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A Flexible Tool for Model Building: the Relevant Transformation of the Inputs Network Approach (RETINA)

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Abstract

A new method, called relevant transformation of the inputs network approach (RETINA) is proposed as a tool for model building and selection. It is designed to improve on some of the shortcomings of neural networks. RETINA has the flexibility of neural network models, the concavity of the likelihood in the weights of the usual linear models, and the ability to identify a parsimonious set of attributes that are likely to be relevant for predicting out of sample outcomes. It achieves flexibility by considering transformations of the original inputs; it splits the sample into three disjoint subsamples, sorts the candidate regressors by a saliency feature, chooses the models in subsample 1, uses subsample 2 for parameter estimation, and uses subsample 3 for cross-validation. It is modular, can be used as a data exploratory tool, and is computationally feasible in personal computers. In tests on simulated data, it achieves high rates of successes when the sample size or the R2 are large enough. As our experiments show, it is superior to alternative procedures such as the non-negative garrote and backward stepwise regression.

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  • Teodosio Perez-Amaral & Giampiero M. Gallo & Halbert L. White, 2003. "A Flexible Tool for Model Building: the Relevant Transformation of the Inputs Network Approach (RETINA)," Econometrics Working Papers Archive wp2003_04, Universita' degli Studi di Firenze, Dipartimento di Statistica, Informatica, Applicazioni "G. Parenti".
  • Handle: RePEc:fir:econom:wp2003_04
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    Cited by:

    1. Kock, Anders Bredahl & Teräsvirta, Timo, 2014. "Forecasting performances of three automated modelling techniques during the economic crisis 2007–2009," International Journal of Forecasting, Elsevier, vol. 30(3), pages 616-631.
    2. Eduardo Acosta-González & Fernando Fernández-Rodríguez, 2014. "Forecasting Financial Failure of Firms via Genetic Algorithms," Computational Economics, Springer;Society for Computational Economics, vol. 43(2), pages 133-157, February.
    3. Savin Ivan, 2013. "A Comparative Study of the Lasso-type and Heuristic Model Selection Methods," Journal of Economics and Statistics (Jahrbuecher fuer Nationaloekonomie und Statistik), De Gruyter, vol. 233(4), pages 526-549, August.
    4. Massimiliano Marinucci & Teodosio Pérez-Amaral, 2005. "Econometric Modeling of Business Telecommunications Demand using RETINA and Finite Mixtures," Econometrics 0505003, EconWPA, revised 16 May 2005.
    5. Jurgen A. Doornik, 2008. "Encompassing and Automatic Model Selection," Oxford Bulletin of Economics and Statistics, Department of Economics, University of Oxford, vol. 70(s1), pages 915-925, December.
    6. Castle Jennifer L. & Doornik Jurgen A & Hendry David F., 2011. "Evaluating Automatic Model Selection," Journal of Time Series Econometrics, De Gruyter, vol. 3(1), pages 1-33, February.
    7. Gernot Doppelhofer & Xavier Sala I Martin & Melvyn Weeks, 2005. "Jointness of Determinants of Economics Growth," Money Macro and Finance (MMF) Research Group Conference 2005 54, Money Macro and Finance Research Group.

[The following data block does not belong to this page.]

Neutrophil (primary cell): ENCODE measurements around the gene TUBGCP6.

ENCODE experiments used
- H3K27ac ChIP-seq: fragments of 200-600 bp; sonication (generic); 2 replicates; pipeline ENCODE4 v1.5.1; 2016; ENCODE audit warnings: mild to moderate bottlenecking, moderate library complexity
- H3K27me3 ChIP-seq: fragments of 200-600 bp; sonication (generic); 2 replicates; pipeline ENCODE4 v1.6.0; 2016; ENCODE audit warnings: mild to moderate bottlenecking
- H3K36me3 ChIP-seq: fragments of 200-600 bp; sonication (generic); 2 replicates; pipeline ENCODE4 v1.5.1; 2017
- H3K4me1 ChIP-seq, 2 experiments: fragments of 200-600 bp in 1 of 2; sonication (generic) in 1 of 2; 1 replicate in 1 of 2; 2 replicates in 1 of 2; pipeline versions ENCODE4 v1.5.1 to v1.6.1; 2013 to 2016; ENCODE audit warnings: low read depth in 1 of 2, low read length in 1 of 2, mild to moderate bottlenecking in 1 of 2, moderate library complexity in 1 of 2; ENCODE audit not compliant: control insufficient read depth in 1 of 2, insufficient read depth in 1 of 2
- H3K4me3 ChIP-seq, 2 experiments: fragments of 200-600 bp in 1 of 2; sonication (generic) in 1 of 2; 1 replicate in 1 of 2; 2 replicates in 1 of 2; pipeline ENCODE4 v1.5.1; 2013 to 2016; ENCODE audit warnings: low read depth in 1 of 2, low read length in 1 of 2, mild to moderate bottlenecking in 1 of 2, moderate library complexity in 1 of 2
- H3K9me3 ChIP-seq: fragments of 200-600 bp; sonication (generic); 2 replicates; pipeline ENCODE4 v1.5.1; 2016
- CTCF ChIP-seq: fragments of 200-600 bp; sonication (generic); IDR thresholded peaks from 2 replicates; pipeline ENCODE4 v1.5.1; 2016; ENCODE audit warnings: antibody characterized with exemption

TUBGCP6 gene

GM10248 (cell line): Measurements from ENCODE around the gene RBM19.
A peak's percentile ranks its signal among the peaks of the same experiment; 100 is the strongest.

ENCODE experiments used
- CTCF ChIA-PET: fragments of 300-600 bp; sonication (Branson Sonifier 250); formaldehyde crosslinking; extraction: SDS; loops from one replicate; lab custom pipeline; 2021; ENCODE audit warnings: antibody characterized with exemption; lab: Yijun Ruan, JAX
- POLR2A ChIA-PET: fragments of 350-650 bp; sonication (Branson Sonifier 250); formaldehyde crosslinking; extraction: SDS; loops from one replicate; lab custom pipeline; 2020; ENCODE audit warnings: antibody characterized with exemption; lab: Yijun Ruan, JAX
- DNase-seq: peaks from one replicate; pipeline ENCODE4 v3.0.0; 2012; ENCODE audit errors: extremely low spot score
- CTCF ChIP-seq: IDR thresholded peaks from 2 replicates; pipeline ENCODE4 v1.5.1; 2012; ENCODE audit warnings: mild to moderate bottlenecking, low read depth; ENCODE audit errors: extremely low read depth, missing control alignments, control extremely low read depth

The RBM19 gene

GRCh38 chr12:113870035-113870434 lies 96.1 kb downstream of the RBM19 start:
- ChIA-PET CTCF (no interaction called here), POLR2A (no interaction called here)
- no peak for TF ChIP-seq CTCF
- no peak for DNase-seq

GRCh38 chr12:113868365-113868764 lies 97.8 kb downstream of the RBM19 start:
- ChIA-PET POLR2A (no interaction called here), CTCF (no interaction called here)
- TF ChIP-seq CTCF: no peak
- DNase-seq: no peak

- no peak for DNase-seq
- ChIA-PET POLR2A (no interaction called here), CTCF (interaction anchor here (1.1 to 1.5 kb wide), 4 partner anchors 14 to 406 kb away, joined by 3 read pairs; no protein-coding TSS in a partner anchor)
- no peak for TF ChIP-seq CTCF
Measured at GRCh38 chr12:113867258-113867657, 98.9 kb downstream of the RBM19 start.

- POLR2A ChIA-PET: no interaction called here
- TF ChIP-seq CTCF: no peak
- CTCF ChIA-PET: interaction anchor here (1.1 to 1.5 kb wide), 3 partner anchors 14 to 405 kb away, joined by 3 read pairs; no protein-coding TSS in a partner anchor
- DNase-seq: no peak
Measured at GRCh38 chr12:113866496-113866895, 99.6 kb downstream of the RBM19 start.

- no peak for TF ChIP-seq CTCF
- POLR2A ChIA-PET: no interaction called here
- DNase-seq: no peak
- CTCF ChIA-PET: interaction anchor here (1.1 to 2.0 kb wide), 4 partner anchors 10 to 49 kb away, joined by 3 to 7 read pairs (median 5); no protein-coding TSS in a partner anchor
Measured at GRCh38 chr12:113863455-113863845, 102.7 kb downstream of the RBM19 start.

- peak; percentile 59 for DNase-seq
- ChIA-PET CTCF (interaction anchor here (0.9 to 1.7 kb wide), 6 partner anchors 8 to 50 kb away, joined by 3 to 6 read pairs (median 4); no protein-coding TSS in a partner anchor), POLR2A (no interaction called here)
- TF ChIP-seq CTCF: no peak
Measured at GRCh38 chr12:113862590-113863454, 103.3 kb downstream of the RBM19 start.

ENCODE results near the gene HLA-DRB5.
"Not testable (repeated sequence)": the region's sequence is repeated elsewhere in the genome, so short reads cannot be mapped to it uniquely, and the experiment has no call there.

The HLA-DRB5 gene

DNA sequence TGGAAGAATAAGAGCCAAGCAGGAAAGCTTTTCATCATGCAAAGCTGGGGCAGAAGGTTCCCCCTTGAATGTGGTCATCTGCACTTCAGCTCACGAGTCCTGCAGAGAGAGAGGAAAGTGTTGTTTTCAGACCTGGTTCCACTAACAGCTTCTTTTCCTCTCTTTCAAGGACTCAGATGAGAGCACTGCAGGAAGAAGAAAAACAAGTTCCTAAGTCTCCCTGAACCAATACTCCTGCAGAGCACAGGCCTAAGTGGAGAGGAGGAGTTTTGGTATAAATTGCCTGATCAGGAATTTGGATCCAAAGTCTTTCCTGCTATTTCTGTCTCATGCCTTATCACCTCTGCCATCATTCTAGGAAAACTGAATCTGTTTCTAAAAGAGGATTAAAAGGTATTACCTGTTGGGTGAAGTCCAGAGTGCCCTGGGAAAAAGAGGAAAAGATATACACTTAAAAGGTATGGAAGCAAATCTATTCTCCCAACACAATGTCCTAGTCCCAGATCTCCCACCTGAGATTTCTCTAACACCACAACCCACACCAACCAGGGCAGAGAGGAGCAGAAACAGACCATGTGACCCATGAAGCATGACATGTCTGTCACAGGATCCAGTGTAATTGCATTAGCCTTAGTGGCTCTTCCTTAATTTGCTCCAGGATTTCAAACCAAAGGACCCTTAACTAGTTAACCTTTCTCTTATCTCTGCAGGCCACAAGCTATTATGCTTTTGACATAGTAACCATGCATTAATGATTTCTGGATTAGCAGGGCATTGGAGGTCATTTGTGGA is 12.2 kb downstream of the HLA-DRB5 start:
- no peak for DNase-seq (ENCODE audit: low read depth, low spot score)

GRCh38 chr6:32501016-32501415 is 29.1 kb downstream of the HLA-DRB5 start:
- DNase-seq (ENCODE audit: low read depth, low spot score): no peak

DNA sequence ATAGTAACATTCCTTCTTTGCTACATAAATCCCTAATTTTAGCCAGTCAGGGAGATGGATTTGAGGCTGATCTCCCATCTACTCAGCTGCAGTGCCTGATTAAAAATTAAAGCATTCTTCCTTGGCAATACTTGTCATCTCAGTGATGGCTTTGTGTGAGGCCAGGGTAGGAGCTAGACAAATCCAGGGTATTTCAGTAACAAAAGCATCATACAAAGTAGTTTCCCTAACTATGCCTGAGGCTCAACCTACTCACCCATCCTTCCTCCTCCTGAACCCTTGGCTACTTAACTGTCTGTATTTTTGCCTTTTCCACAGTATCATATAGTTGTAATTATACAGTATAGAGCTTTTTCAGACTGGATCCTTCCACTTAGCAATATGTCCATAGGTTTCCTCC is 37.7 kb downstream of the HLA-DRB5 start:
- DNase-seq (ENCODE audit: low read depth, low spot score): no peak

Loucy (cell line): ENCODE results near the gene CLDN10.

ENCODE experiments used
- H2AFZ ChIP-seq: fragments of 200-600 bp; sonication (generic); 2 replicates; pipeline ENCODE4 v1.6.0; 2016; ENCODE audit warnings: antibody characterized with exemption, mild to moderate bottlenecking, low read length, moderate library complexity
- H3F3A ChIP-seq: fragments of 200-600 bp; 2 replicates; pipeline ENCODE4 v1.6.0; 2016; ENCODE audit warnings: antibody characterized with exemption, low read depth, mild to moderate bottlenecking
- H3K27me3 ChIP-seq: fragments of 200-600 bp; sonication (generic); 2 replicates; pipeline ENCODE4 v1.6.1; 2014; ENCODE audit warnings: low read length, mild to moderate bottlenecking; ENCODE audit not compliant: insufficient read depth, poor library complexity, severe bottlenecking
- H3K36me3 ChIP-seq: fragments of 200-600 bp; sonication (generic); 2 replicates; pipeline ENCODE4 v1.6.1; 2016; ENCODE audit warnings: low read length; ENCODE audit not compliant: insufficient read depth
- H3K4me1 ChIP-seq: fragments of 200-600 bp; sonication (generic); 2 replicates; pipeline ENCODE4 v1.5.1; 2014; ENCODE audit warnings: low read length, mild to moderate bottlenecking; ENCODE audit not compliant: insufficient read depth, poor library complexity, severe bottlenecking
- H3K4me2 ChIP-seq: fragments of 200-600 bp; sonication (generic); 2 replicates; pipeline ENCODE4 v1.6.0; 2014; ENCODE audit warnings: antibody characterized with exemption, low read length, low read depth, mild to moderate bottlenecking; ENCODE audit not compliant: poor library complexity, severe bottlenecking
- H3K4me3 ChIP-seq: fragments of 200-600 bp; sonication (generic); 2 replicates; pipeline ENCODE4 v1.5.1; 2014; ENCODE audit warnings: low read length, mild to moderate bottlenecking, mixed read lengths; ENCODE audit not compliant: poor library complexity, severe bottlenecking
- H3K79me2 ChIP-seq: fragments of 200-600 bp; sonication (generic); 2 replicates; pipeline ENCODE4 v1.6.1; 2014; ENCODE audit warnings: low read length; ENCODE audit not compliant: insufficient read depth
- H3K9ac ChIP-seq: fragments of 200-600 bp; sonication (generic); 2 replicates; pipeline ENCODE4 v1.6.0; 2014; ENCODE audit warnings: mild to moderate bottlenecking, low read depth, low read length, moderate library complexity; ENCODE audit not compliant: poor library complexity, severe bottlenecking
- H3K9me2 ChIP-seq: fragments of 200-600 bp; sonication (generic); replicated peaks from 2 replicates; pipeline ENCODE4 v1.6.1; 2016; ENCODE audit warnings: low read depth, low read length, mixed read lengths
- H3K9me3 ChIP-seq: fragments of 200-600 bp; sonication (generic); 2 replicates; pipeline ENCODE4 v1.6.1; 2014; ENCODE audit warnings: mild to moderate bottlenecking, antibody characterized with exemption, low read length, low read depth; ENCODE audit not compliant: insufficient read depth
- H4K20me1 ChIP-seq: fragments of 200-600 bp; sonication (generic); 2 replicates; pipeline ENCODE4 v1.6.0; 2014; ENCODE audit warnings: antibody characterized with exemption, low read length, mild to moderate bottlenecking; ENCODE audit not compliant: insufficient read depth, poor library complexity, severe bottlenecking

8. Ivan Savin & Peter Winker, 2012. "Heuristic Optimization Methods for Dynamic Panel Data Model Selection: Application on the Russian Innovative Performance," Computational Economics, Springer;Society for Computational Economics, vol. 39(4), pages 337-363, April.
    9. Marcin Blazejowski & Pawel Kufel & Tadeusz Kufel, . "Automatic Procedure of Building Congruent Dynamic Model in Gretl," EHUCHAPS, Universidad del País Vasco - Facultad de Ciencias Económicas y Empresariales.
    10. Doppelhofer, G. & Weeks, M., 2005. "Jointness of Growth Determinants," Cambridge Working Papers in Economics 0542, Faculty of Economics, University of Cambridge.
    11. David F. Hendry & Hans-Martin Krolzig, 2004. "We Ran One Regression," Oxford Bulletin of Economics and Statistics, Department of Economics, University of Oxford, vol. 66(5), pages 799-810, December.
    12. Camila Epprecht & Dominique Guegan & Álvaro Veiga, 2013. "Comparing variable selection techniques for linear regression: LASSO and Autometrics," Documents de travail du Centre d'Economie de la Sorbonne 13080, Université Panthéon-Sorbonne (Paris 1), Centre d'Economie de la Sorbonne.
    13. Andreas Sachs & Frauke Schleer, 2013. "Labour market performance in OECD countries: A comprehensive empirical modelling approach of institutional interdependencies," WWWforEurope Working Papers series 7, WWWforEurope.
    14. Camila Epprecht & Dominique Guegan & Álvaro Veiga & Joel Correa da Rosa, 2017. "Variable selection and forecasting via automated methods for linear models: LASSO/adaLASSO and Autometrics," Université Paris1 Panthéon-Sorbonne (Post-Print and Working Papers) halshs-00917797, HAL.
    15. Jennifer Castle & David Hendry, 2010. "Automatic Selection for Non-linear Models," Economics Series Working Papers 473, University of Oxford, Department of Economics.
    16. Ericsson Neil R., 2016. "Testing for and estimating structural breaks and other nonlinearities in a dynamic monetary sector," Studies in Nonlinear Dynamics & Econometrics, De Gruyter, vol. 20(4), pages 377-398, September.

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